When I could, I resigned myself to having to give birth in a hospital and started calling doctors. Most were booked by now, but one office referred me to a high-risk doctor. I called their office and told them that two doctors said I was low-risk, but I was having trouble finding an ob or midwife that would take me as a patient. The secretary checked with the doctor and they agreed to take me.
This is when the panic started to set in. I couldn’t tell if the office had done me a solid by taking me on, or if I was truly a high-risk pregnancy. By the way everyone spoke about my body, I was beginning to feel like I had made a huge mistake. I felt like I didn’t know myself anymore. How could it be that I felt so good but was a ticking time bomb, ready to keel over at any second?
I heard horror stories from other fat women regarding fetal monitors that don’t work on fat bodies, being forced to have a cesarean when they were taking longer than expected, nurses who were rough with their bodies because they found fatness disgusting. I realized that my own body wasn’t the thing trying to kill me, the system in which I was not allowed to be both fat and pregnant was.
My husband tried to calm me down on nights when I cried because I was scared of being disregarded during my labor, or of losing autonomy over my body rights because I weighed more than a long-dead statistician thought I should. I thought about how easy it would have been for me to get pregnant the year before, though I was not nearly as healthy as I was now. I felt myself growing bitter, distrusting my medical team, and planning my escape to the woods where I could give birth under a tree like in that one episode of Dr. Quinn: Medicine Woman.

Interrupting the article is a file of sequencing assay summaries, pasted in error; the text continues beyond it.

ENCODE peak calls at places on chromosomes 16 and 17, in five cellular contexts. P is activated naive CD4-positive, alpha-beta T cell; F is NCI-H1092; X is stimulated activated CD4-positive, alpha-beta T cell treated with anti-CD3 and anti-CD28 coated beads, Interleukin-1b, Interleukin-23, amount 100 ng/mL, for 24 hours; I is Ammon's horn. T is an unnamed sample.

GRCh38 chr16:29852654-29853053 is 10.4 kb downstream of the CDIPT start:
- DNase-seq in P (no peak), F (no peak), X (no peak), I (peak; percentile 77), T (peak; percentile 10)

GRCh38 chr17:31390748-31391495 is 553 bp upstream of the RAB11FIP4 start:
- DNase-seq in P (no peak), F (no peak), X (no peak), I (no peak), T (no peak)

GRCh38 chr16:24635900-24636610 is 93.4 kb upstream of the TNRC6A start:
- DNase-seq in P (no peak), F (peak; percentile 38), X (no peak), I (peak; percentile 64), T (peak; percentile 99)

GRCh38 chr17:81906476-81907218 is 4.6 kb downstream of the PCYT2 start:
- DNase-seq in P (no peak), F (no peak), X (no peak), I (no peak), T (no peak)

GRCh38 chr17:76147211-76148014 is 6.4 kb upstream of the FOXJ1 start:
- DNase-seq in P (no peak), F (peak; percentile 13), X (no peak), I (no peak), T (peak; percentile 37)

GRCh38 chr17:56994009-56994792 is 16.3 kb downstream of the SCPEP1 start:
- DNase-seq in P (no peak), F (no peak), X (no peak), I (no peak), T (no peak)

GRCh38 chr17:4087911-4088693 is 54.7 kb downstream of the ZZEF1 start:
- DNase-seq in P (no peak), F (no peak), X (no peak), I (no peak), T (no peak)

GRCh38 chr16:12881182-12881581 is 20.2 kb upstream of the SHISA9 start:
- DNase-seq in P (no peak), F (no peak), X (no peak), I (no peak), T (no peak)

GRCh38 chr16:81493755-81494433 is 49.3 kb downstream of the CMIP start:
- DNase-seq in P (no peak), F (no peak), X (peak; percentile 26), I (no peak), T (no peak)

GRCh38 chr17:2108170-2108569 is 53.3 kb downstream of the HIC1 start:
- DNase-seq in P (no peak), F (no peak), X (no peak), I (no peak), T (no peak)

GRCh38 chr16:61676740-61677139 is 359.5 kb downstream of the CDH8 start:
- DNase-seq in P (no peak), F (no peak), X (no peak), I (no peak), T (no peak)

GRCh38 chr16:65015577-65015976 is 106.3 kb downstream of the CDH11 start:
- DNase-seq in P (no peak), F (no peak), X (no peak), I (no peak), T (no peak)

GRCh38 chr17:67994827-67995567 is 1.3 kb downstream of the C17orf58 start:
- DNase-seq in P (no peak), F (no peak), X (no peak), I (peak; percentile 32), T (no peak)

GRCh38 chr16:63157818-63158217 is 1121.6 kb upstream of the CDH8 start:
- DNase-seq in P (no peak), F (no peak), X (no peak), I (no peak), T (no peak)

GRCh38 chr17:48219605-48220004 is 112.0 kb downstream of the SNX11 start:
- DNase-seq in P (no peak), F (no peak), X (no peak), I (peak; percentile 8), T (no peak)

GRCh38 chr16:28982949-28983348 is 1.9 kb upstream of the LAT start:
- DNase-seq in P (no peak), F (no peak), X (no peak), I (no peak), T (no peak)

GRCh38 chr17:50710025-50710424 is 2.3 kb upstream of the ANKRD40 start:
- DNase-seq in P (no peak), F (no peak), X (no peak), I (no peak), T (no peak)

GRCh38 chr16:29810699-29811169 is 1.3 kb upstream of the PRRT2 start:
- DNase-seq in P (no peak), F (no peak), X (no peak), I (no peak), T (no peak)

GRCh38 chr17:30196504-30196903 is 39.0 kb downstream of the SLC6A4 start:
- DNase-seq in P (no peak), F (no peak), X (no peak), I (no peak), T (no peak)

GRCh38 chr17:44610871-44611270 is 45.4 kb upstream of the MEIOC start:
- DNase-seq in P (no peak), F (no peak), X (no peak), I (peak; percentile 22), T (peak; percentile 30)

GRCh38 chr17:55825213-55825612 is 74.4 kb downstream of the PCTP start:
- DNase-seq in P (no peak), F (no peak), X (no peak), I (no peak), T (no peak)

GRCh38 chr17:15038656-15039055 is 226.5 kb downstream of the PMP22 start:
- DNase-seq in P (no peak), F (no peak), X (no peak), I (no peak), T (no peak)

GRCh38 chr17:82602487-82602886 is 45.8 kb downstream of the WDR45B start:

Instead, I hired a doula. Two doulas, actually.
I explained how terrified I was, how determined to reclaim whatever I could of my shredded birth plan. They were on my team, and ready to help me out. I felt like I could breathe again. I took a deep, liberated breath, and got back to work figuring things out.
Lab test after lab test confirmed I was healthy and baby was doing great. Vitals continued to check out, and I kept up my physical regimen of strength training and working out baby-pushing muscles. I had people cheering me on in this journey, and it felt so good.